Yes, children must learn “to think outside the evolutionary box.” They must be taught to go beyond reason, beyond evidence. They must transcend the primitive teachings of science! Teach them Oogity Boogity!

Here’s the final paragraph — the climax, as it were:

If we as a nation hope to improve our science education, we must replace the current failed educational leadership and begin to focus on real science such as biology (unencumbered by Darwinian dogma), botany, physics, astronomy, chemistry, and engineering.

Biology unencumbered by Darwinian dogma — that’s the answer!

Copyright © 2011. The Sensuous Curmudgeon. All rights reserved.

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8 responses to “Creationist Wisdom #210: Outside the Box

  1. How many of the nations placing better than the United States teach evolution? That would seem to be an obvious test of the hypothesis that the teaching of evolution hurts science education.

  2. I realize that the man’s name is Jonathan and not “John,” but every time I read about him, I start singing Gilbert and Sullivan.

    And, that’s correct. One cannot teach religion in a science class. That’s why one is called religion and the other science. I taught religion in Sunday School for many years. That’s what it was for. It was my job to teach them about our faith. It was the job of the schools to teach them science. Why is this such a difficult concept?

  3. TomS asks: “How many of the nations placing better than the United States teach evolution?”

    You don’t get it, do you? Try to think out of the box! The US led the world before the Darwinists seized control of the schools. We must reverse course, now, before it’s too late!

  4. Here is Haynes’ article:

    “Their First Amendment freedom of speech and freedom of religion rights are also violated on a daily basis.”

    Wait! Wasn’t creationism “true science,” not religion? As usual, they can’t keep a thought straight for an entire article.

  5. I posted the following response at that hillbilly newspaper:
    I think we can safely surmise that Mr. Myers isn’t a Hindu, or Muslim. So, I’ll bet he means the Christian Creation story right out of Genesis.
    Okay, so he wants us to teach our children in science class that his god created a flat earth, with the sun going around it about 6,000 years ago. Oh, don’t forget the firmament holding back the waters over the earth.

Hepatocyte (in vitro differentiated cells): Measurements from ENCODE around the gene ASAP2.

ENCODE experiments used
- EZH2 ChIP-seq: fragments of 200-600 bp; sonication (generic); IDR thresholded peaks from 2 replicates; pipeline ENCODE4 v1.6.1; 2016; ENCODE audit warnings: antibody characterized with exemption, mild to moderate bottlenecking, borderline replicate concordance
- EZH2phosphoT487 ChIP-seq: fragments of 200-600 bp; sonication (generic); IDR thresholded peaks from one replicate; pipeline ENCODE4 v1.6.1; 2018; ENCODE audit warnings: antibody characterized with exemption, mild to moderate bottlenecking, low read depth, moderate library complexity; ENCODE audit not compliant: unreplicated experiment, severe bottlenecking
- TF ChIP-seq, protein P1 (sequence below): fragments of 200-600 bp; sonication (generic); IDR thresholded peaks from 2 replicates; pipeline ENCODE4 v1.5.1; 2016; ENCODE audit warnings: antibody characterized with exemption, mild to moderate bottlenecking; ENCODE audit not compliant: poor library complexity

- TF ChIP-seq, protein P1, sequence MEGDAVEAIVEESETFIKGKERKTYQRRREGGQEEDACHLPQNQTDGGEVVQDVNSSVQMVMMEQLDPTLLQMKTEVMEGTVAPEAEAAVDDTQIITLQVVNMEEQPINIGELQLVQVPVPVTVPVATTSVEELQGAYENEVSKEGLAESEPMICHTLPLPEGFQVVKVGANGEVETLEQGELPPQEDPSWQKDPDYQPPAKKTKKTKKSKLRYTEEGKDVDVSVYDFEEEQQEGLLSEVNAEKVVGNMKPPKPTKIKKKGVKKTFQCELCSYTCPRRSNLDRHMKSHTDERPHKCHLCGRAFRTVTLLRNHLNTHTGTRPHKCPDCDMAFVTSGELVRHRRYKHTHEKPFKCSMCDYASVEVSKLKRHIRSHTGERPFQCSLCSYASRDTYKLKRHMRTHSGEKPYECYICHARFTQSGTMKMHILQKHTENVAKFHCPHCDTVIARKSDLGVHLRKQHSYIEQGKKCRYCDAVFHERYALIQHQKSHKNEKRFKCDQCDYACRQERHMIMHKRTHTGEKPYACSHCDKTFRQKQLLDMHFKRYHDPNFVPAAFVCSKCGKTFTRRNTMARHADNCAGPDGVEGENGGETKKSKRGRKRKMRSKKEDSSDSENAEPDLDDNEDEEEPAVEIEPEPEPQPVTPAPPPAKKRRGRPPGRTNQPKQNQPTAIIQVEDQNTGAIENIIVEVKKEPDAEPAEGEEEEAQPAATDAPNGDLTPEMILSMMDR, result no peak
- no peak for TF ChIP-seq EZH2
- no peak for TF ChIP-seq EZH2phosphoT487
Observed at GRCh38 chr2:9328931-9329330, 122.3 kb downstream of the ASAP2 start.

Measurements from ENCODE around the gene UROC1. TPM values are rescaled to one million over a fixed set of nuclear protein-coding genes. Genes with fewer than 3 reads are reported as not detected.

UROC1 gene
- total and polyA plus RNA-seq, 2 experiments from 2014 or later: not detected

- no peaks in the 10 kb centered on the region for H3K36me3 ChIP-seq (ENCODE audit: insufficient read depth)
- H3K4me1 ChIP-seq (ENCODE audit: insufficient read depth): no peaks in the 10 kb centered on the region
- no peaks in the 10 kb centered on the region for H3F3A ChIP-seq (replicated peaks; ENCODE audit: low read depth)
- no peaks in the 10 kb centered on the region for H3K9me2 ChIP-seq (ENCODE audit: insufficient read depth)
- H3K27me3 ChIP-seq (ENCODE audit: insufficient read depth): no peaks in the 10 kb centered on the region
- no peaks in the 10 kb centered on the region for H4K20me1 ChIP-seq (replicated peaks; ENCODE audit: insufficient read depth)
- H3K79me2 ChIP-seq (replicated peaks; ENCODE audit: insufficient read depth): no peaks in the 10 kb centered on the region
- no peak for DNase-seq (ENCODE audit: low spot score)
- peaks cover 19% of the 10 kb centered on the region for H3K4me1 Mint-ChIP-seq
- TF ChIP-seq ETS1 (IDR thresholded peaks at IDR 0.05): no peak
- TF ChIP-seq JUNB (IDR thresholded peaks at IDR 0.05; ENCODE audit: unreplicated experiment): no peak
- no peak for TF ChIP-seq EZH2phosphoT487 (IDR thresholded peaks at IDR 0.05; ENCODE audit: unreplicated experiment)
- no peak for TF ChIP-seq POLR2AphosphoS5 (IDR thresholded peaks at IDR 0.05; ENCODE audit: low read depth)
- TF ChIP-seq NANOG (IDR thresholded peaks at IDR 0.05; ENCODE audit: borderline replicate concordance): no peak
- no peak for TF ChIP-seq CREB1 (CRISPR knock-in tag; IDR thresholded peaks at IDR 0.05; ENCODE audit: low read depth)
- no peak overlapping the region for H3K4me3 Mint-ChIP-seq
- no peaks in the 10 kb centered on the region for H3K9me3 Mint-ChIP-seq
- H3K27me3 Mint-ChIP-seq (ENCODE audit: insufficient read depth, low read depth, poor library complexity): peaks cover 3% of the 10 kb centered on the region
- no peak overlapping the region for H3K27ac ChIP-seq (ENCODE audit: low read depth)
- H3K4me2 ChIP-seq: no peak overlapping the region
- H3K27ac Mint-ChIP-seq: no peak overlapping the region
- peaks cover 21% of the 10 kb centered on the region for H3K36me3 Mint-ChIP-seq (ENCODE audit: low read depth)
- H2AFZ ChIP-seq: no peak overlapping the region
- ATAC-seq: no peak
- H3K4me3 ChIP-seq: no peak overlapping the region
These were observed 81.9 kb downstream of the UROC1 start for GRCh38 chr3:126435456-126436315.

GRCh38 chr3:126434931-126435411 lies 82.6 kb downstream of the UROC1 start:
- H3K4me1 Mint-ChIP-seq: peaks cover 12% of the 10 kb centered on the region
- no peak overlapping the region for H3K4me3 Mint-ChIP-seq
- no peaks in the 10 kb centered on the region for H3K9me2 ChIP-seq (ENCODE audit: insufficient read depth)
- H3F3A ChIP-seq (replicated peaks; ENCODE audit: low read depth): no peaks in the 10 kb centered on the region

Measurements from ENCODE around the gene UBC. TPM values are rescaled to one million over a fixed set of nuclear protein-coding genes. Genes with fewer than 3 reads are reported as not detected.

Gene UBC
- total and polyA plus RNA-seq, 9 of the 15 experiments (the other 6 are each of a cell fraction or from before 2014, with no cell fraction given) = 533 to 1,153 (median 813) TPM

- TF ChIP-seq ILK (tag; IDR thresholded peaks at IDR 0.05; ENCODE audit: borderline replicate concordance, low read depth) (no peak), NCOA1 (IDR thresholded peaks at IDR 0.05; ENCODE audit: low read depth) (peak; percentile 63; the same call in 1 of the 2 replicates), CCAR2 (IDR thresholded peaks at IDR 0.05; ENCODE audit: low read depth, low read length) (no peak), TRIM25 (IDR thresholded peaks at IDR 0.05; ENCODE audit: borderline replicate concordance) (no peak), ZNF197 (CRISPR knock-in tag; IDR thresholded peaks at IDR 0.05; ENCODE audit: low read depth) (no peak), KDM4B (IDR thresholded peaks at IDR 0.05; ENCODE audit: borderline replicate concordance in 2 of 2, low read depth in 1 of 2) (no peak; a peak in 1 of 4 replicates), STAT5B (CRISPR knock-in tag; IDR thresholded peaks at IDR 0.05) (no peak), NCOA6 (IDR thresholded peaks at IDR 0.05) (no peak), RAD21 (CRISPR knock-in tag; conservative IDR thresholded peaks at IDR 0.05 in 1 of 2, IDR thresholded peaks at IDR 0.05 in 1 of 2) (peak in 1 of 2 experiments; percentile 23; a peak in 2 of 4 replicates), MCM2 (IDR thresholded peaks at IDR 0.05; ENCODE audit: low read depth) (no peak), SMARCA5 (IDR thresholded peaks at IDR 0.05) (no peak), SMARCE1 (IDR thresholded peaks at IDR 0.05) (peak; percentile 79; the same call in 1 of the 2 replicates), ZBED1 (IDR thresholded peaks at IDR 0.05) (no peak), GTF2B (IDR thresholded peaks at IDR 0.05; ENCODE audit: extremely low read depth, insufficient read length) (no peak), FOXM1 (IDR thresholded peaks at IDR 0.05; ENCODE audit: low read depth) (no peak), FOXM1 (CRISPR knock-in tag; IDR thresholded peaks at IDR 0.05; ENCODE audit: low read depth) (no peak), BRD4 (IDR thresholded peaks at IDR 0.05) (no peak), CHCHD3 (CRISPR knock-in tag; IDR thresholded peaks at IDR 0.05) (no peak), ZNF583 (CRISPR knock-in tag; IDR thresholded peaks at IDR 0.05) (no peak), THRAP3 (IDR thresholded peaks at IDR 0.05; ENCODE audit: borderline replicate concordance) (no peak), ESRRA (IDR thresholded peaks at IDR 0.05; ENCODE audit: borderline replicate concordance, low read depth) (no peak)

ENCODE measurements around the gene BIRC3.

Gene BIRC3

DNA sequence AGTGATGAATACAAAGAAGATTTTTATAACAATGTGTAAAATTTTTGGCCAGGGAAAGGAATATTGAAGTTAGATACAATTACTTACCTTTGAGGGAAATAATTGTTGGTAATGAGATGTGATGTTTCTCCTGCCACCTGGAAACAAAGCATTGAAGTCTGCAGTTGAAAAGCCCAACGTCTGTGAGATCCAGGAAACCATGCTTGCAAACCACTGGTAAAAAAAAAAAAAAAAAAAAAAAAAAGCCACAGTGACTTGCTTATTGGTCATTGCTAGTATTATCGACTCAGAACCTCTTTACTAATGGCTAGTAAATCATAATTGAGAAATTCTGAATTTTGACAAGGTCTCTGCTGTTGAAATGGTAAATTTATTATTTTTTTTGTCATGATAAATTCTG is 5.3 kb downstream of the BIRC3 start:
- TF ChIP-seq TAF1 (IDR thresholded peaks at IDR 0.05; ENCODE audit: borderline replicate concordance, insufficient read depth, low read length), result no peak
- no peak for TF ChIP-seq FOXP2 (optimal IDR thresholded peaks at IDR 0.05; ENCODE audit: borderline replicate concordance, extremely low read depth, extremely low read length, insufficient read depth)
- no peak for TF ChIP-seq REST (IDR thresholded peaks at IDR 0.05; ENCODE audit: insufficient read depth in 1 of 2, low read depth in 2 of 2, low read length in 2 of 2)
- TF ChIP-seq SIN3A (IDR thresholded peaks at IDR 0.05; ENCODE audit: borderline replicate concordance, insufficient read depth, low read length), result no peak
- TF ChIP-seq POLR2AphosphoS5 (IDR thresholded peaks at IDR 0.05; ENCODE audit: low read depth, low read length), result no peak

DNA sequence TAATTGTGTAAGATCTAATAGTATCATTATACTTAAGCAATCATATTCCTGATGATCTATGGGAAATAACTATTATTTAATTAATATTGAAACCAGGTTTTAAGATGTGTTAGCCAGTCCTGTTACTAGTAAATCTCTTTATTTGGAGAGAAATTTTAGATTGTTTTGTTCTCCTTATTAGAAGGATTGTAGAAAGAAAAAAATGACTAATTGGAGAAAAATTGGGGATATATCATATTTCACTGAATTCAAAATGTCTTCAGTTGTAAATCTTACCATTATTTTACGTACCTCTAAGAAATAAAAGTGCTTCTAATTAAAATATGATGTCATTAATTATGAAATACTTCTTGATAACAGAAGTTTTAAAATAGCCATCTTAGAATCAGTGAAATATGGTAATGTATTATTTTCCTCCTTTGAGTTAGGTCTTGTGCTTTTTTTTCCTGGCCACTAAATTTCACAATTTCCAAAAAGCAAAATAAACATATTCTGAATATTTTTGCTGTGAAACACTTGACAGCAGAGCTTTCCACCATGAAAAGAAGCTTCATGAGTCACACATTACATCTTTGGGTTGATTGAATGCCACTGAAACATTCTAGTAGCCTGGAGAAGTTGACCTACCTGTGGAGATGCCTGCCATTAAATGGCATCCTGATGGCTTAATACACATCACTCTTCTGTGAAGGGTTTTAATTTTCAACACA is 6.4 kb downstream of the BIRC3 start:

Oh, oh . . . for sure don’t forget the talking snake — kids love to hear about those.
    Yeah, that’ll move us up in the science education stats.

    Teaching that garbage in science class or anywhere else is pure intellectual child abuse.

  6. Somebody posted in the the comments section of that letter what he apparently thinks is the ultimate zinger question — which came first, the chicken or the egg? I can answer that, even without referring to the reptilian ancestors of birds. Chickens aren’t that ancient. They’re the modern, domesticated descendants of Asian jungle fowl, and their wild relatives can be found in India today. So strictly speaking, the egg came first, because chickens are more recent than their jungle fowl ancestors.

  7. I think a little better response is that no chicken’s egg is exactly like its parents, but it is a little different. The little differences between each generation add up over many thousands of generations, and the sum is so great that some of the first ones can no longer be considered “chickens”.

  8. “Anyone who doubts this is encouraged to research for themselves the so called ‘evidence’ for evolution. (The book “Icons of Evolution” by Dr. Jonathan Wells would be an excellent place to start).”
    Of course that’s the best way to do research- don’t start by looking at the evidence itself- start with the biased “evidence” against the evidence. Begin with no knowledge of the facts, proceed to straw-man version of evidence, reach (erroneous) conclusion. I wonder if they would agree that that would be a proper way to approach their “evidence”- that anyone who doubts the scientific worthlessness of creationism should begin their research with, say, Dawkins.